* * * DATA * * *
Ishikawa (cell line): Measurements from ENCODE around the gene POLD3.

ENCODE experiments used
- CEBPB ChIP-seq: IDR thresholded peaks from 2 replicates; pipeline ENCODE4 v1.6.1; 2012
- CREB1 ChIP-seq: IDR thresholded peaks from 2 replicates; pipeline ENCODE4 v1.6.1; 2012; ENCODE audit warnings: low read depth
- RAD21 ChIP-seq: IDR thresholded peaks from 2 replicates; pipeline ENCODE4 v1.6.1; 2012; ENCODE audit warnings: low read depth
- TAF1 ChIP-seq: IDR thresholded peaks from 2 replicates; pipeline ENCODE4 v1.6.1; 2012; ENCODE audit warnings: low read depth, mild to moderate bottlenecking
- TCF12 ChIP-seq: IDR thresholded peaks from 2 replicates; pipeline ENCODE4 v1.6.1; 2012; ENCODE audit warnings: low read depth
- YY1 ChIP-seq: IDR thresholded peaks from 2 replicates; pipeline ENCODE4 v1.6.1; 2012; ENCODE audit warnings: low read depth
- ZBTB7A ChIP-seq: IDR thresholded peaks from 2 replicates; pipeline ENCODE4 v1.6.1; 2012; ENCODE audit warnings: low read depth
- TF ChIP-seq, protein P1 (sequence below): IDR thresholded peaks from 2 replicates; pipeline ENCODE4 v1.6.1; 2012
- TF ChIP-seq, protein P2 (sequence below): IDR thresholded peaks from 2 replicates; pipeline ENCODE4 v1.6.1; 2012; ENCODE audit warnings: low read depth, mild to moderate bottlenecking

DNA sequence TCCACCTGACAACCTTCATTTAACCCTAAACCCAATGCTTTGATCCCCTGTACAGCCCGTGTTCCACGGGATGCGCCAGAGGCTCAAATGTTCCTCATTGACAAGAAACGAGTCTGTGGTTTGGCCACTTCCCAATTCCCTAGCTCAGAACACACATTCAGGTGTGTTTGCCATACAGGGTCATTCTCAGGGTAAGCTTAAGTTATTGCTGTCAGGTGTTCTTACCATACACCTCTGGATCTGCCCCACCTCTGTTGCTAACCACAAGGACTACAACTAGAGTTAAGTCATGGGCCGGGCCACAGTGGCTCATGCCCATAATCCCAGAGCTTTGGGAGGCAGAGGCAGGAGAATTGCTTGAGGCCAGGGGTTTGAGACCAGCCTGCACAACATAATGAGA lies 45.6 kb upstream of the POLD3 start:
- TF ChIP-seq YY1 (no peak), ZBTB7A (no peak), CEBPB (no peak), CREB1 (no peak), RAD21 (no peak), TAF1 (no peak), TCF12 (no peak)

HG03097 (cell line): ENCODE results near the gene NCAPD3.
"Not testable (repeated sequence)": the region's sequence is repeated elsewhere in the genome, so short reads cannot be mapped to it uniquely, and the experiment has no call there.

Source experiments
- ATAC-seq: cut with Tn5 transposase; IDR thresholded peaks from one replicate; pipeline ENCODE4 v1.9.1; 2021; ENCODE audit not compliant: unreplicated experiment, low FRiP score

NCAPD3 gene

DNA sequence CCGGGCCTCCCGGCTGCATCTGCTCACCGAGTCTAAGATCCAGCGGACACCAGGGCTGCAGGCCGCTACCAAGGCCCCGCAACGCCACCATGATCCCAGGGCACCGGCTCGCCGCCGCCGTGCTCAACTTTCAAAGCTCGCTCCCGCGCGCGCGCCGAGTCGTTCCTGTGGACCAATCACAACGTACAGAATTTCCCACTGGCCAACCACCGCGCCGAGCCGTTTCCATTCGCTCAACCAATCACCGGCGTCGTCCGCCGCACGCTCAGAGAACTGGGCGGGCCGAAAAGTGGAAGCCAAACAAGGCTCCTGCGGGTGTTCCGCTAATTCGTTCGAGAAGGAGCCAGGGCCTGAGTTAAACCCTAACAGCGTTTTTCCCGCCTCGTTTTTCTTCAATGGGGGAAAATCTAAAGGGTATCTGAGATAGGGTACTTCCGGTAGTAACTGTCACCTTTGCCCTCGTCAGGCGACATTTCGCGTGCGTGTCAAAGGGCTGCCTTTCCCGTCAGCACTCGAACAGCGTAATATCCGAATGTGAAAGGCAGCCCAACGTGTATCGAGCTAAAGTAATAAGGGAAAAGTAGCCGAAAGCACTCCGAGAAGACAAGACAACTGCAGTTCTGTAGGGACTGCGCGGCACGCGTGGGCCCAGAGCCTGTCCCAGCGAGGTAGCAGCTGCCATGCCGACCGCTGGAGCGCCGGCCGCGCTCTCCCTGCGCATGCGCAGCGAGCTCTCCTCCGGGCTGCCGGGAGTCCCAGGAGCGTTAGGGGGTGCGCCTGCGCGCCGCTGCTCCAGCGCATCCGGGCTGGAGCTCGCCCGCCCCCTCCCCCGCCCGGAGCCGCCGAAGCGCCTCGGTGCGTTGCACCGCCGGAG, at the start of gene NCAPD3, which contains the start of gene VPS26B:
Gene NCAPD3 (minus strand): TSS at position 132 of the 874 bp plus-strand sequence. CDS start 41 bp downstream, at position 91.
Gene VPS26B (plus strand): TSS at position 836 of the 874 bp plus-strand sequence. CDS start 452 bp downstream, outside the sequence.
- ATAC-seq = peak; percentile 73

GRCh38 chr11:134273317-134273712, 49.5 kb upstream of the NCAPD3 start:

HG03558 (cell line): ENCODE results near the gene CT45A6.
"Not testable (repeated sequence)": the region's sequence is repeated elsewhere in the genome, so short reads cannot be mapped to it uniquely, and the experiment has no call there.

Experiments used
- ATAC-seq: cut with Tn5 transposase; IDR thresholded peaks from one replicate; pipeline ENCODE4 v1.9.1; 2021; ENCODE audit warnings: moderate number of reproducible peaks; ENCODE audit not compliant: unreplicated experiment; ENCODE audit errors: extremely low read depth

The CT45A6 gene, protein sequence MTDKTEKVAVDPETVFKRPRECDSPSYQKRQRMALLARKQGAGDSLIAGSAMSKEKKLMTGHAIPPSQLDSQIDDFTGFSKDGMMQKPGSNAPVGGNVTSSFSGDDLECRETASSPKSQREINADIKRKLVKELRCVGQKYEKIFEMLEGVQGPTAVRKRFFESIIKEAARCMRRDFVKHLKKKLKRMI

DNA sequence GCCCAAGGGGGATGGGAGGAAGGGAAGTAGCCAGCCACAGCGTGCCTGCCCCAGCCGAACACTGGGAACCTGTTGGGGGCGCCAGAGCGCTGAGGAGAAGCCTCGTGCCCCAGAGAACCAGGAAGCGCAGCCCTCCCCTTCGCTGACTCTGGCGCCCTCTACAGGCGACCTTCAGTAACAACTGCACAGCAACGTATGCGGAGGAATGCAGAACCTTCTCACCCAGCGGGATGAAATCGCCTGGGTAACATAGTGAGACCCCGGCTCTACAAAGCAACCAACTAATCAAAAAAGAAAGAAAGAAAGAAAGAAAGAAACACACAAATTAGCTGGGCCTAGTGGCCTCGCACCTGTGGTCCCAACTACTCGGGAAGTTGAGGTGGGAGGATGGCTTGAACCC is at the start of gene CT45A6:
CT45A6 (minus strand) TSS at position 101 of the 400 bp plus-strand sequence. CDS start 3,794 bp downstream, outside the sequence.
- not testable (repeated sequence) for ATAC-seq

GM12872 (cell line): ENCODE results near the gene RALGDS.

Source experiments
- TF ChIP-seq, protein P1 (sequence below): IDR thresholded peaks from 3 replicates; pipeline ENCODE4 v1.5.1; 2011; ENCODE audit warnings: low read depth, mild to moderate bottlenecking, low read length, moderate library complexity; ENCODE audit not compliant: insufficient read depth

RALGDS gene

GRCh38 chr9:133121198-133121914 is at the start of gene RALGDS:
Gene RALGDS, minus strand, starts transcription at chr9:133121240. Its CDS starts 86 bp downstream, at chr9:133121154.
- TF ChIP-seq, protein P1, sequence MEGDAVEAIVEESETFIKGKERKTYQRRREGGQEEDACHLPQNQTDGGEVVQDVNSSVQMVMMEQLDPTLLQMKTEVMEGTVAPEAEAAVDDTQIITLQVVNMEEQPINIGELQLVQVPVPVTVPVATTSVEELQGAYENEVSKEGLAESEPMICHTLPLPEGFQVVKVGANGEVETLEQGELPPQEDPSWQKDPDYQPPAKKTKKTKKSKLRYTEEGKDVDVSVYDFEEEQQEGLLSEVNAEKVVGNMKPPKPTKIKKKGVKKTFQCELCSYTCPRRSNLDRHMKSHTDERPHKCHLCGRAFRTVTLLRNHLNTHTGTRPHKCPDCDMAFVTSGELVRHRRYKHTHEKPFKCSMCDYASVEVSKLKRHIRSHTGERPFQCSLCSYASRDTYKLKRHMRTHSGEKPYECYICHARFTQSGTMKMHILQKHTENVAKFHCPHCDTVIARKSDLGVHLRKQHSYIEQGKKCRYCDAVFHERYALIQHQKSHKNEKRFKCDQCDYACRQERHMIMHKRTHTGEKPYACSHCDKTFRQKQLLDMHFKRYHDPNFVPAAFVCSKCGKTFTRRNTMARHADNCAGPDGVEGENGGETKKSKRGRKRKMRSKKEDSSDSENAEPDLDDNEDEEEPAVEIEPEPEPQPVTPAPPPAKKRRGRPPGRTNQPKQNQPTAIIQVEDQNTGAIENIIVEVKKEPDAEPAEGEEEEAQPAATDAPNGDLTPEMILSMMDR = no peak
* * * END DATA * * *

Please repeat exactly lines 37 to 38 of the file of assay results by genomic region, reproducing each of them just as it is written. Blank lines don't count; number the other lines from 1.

Gene RALGDS, minus strand, starts transcription at chr9:133121240. Its CDS starts 86 bp downstream, at chr9:133121154.
- TF ChIP-seq, protein P1, sequence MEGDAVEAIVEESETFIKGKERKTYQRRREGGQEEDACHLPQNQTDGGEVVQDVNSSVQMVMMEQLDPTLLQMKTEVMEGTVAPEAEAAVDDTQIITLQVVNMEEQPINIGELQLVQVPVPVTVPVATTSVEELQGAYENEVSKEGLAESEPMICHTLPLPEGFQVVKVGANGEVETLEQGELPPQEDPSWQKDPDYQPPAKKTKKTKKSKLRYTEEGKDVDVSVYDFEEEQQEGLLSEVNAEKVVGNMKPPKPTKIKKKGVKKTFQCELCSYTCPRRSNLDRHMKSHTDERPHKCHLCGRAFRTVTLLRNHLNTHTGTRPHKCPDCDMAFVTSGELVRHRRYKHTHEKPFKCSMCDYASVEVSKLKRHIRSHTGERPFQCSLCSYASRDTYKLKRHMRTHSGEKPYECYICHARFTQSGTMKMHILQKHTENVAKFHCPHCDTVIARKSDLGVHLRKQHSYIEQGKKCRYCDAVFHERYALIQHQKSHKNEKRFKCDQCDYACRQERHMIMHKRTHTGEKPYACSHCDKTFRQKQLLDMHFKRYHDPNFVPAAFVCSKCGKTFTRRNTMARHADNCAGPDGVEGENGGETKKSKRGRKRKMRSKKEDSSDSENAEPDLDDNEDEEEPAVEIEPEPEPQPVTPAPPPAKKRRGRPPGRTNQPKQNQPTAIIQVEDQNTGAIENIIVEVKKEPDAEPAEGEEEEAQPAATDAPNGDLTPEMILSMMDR = no peak